2007_09_univhall.jpgA freshman from New York University apparently committed suicide yesterday morning. The student, Allan Oakley Hunter III, jumped from the roof of University Hall, a 15-story dorm at 110 East 14th Street; his body was found in the courtyard. The Washington Square News reports that police were searching his room around 10AM yesterday morning and that his body was removed by 1PM.

Friends told the Washington Square News that Hunter was "introverted but friendly," but recently had been missing classes and seemed more "disheveled." Matthew Margini, a classmate in introductory Italian, said, "He was definitely more absent mentally than usual. He must have been going through something." Daily News reports that, according to other sources, Hunter was sad over a "broken love affair."

The doors to University Hall's roof are alarmed, but it's unclear what the dorm security's response was. Earlier this year, a Hunter College student set off alarms when he tried to get onto a Hunter building's roof, but guards stopped him; 15 minutes later, he gained access to the roof and jumped to his death.

NYU President John Sexton sent an email to the school community, "It is with deep sorrow that I must inform you of the apparent suicide death of a CAS freshman in University Hall early this morning." (Full text of his email after the jump.) In the past few years, a number of NYU students killed themselves, both on-campus and off; two deaths in the Bobst Library atrium prompted NYU to install glass barriers.

Text of NYU President John Sexton's email to the NYU community:

It is with deep sorrow that I must inform you of the apparent suicide death of a CAS freshman in University Hall early this morning. We have reached out to the student’s family and friends and offered our support and sympathies, and I am sure I speak on behalf of us all when I say that the prayers and thoughts of the NYU community are with them.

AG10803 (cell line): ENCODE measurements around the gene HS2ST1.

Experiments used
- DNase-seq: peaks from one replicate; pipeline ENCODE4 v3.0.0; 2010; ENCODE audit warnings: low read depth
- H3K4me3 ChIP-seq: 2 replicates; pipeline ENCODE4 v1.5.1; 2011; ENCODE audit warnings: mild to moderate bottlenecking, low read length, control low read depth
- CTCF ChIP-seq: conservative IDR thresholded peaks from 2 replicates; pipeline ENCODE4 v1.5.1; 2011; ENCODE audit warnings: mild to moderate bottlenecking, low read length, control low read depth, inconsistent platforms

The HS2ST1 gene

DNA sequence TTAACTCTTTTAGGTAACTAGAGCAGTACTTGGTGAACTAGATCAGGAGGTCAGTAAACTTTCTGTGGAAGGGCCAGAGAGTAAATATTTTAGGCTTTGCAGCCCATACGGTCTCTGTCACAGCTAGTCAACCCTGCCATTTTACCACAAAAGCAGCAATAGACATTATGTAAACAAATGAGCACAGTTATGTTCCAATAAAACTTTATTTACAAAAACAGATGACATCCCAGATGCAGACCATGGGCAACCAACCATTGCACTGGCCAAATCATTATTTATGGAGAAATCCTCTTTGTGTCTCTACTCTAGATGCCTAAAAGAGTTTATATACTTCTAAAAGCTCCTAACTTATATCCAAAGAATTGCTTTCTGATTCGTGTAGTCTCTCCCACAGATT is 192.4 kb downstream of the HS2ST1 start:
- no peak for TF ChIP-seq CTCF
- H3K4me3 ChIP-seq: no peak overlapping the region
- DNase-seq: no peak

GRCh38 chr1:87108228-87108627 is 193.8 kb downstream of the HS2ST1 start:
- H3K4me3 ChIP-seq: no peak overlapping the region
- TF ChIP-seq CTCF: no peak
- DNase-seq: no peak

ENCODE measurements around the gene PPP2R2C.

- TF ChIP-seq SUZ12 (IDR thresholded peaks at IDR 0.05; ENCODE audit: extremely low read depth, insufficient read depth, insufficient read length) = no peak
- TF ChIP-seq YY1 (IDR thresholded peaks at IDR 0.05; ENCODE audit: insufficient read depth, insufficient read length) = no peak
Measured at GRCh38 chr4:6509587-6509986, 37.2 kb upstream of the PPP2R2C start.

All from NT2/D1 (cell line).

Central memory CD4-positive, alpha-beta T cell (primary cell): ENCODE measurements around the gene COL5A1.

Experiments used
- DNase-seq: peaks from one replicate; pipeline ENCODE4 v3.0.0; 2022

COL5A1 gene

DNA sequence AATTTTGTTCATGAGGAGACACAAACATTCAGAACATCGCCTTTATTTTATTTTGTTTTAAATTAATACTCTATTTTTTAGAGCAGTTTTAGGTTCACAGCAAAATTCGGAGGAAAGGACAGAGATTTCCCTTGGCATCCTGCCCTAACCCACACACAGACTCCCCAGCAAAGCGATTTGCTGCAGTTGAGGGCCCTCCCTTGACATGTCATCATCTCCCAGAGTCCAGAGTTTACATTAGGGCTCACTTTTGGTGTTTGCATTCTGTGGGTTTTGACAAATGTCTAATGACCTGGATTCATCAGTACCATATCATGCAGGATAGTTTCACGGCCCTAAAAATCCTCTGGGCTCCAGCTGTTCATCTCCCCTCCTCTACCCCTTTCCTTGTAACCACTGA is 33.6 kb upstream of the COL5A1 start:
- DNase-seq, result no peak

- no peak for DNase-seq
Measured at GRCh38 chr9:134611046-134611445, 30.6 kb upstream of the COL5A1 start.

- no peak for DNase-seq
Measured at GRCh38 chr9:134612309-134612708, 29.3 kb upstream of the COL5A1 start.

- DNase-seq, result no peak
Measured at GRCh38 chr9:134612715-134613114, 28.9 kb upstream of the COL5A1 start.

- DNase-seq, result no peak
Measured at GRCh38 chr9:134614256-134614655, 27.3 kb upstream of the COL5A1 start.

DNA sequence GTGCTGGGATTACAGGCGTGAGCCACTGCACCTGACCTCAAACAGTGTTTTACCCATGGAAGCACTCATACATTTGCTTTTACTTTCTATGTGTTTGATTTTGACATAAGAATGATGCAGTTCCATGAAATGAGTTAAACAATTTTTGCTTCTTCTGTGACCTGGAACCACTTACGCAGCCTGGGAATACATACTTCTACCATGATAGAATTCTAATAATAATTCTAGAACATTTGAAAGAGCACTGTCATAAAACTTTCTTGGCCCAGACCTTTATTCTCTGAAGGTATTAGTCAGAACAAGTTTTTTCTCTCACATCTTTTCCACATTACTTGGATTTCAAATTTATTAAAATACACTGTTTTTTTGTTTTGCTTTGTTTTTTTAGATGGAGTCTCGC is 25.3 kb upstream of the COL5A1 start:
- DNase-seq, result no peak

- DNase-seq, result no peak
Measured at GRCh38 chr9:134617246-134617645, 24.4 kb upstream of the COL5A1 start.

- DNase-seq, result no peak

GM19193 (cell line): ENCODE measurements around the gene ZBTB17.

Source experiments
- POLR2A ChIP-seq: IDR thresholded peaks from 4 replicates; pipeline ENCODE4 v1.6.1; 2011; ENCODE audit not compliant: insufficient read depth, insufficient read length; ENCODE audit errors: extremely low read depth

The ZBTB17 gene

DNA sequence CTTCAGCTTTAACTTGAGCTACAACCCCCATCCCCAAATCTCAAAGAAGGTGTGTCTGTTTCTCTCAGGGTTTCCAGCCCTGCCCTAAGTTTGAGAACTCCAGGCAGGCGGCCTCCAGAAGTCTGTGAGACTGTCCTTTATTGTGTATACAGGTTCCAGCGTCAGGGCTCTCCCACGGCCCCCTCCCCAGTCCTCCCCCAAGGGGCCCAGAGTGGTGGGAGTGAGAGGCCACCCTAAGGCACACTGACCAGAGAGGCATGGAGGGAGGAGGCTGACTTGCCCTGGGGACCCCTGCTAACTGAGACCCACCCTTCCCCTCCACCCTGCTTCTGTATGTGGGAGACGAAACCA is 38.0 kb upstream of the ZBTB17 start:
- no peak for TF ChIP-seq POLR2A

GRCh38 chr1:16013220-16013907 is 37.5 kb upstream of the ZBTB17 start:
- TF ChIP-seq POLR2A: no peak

I have spent virtually my entire life educating young people, drawn to this vocation by the joy of being in the presence of their energy, their vibrancy, and their promise. For me, this vitality, found so pervasively among our students, makes the national phenomenon of youth suicide so incomprehensible; how can it be that despair can so utterly eclipse so patently bright a future, and that such talented individuals can be snatched from us so suddenly, so tragically, and so painfully?

Part of suicide’s pain is the elusiveness of any easy answers. However, notwithstanding the absence of easy answers, some things are very clear: we have a responsibility to keep ourselves, our loved ones, and others around us safe and well. It is sign of strength to reach out when one needs help, and it is a blessing to reach out to another who is in need of help; never hesitate to seek assistance, either on your own behalf or on behalf of someone about whom you are concerned.

We have a comprehensive array of support services available on this campus to help those who are struggling. Our Wellness Exchange operates round-the-clock, with mental health experts available to assist members of the NYU community confidentially and connect them to a web of campus services; you can reach the Wellness Exchange 24/7 at 212-443-9999 or via email at
wellness.exchange@nyu.edu. If this news makes you feel vulnerable, do not hesitate to contact the Wellness Exchange.

In addition, a counselor will be on-site at University Hall until 10:00 pm tonight and from 10:00 am to 10:00 pm tomorrow, or as needed. Walk-in counseling hours at the Student Health Center can be found on-line at www.nyu.edu/999/counseling.

Each of you should know that there are people who care about you, and people who stand ready to help. Each of you is valued. Take care of yourselves, and take care of one another.